Where is the outrage? Last week, we were outraged by the incendiary, loathsome words of a racist, misogynist, rich piece of crap who owns the L.A. Clippers—words that were taped from a private conversation. Donald Sterling was a known racist, had been embroiled in lawsuits before for this very reason, so it should have surprised no one. But his words were no less offensive, and he was rightly punished: banished for life from the NBA, fined $2.5 million, and he may even be forced to give up ownership of his franchise. I suppose it’s more bearable to be outraged by a story that is easier to resolve, and certainly one with recognizable outsize characters—it happened right here in the U.S.—than a story happening halfway across the world, involving religious extremists who have forced young girls into slavery.
Except that we have waged wars against the Taliban supposedly for such matters. No, this is in Africa, a land way over there. Invisible to us. It is just a place that the West insistently is blind to.
The media got hold of the tape, everyone was whipped into a froth, the press talked about nothing else but Sterling Sterling Sterling, and within a week, the NBA takes action. The heat was on them to do something.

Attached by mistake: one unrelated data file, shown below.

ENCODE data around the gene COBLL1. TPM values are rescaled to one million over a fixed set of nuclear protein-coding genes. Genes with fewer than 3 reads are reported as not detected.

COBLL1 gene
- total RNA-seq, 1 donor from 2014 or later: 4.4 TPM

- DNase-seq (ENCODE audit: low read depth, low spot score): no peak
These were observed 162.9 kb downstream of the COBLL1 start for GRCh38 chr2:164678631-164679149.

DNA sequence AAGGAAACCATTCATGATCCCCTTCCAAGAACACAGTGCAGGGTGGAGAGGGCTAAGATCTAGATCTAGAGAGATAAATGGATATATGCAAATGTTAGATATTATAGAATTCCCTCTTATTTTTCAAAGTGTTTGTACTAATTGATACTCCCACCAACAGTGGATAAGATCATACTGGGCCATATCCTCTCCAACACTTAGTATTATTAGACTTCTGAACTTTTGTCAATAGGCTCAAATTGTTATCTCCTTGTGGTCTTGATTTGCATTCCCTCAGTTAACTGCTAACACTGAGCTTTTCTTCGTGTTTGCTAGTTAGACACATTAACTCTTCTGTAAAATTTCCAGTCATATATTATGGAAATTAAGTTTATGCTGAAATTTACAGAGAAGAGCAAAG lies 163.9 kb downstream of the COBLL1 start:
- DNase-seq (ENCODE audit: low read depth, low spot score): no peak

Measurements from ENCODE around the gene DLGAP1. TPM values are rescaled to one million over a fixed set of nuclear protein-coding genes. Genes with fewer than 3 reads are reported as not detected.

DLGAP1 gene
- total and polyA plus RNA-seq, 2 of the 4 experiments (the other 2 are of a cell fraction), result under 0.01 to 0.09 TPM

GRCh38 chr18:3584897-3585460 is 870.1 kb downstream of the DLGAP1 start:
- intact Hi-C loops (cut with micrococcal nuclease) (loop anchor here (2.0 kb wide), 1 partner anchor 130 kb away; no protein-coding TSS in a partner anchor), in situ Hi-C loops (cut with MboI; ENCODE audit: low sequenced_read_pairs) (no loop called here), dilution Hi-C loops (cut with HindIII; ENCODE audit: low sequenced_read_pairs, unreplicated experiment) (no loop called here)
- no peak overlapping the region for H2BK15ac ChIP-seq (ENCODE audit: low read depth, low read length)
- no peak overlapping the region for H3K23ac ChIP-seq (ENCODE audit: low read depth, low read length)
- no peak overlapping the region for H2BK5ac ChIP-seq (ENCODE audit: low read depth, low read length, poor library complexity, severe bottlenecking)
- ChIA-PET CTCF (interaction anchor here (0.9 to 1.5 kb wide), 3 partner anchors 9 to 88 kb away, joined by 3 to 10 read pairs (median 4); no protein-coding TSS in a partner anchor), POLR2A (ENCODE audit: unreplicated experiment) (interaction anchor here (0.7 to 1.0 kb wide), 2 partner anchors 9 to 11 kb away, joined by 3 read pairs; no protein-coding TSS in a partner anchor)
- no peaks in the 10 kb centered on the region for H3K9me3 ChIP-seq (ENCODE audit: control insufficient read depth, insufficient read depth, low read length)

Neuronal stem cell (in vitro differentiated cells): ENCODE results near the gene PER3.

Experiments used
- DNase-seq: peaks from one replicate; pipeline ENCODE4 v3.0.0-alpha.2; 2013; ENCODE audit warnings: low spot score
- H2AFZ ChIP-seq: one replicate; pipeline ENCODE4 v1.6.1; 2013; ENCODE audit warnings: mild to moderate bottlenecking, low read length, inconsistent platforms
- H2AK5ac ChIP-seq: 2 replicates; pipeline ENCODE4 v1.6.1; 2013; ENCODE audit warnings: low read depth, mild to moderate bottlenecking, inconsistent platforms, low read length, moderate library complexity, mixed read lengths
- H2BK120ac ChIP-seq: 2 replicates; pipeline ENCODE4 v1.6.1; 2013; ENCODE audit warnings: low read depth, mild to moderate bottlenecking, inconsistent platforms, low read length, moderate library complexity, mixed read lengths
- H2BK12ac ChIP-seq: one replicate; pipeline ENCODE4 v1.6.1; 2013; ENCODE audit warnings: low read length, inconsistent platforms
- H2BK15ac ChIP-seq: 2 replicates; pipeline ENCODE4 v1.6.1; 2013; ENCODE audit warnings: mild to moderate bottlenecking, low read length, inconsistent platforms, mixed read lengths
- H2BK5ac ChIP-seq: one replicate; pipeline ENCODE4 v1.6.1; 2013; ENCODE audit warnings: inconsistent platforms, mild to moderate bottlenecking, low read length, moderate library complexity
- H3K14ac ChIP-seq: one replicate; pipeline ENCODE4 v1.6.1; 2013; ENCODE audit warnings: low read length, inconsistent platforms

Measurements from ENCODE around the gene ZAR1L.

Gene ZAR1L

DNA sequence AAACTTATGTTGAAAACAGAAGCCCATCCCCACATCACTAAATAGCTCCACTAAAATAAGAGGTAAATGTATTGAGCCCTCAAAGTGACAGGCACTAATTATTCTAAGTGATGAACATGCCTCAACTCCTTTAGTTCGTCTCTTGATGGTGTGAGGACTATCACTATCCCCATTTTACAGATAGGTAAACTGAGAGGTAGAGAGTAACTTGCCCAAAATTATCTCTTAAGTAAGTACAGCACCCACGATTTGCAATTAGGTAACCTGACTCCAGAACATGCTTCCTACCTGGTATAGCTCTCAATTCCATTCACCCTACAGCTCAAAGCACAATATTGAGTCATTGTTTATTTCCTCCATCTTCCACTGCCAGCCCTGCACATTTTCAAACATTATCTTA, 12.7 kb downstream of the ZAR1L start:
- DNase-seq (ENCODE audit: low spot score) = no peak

So where is the froth over these girls? Where’s the sense of urgency? Where is the front-page coverage, the CNN minute-to-minute updates that reveal that they have no new news to report. You know, the full-court press? I know there are American citizens who feel outraged about and scared for these girls, because my social-network newsfeeds on Facebook and Twitter are filled with posts about #BringBackOurGirls, demanding action, organizing rallies, circulating letters to be signed urging action. But what good does any of it do if the American press is collectively shrugging it off? Is Kristof’s editorial going to light a fire under Secretary of State John Kerry? Is a newspaper of record, who waited weeks to half-heartedly cover an international crisis that involves human trafficking and child abuse and rape and God knows what else going to help these girls, and put pressure on President Jonathan? What do you think?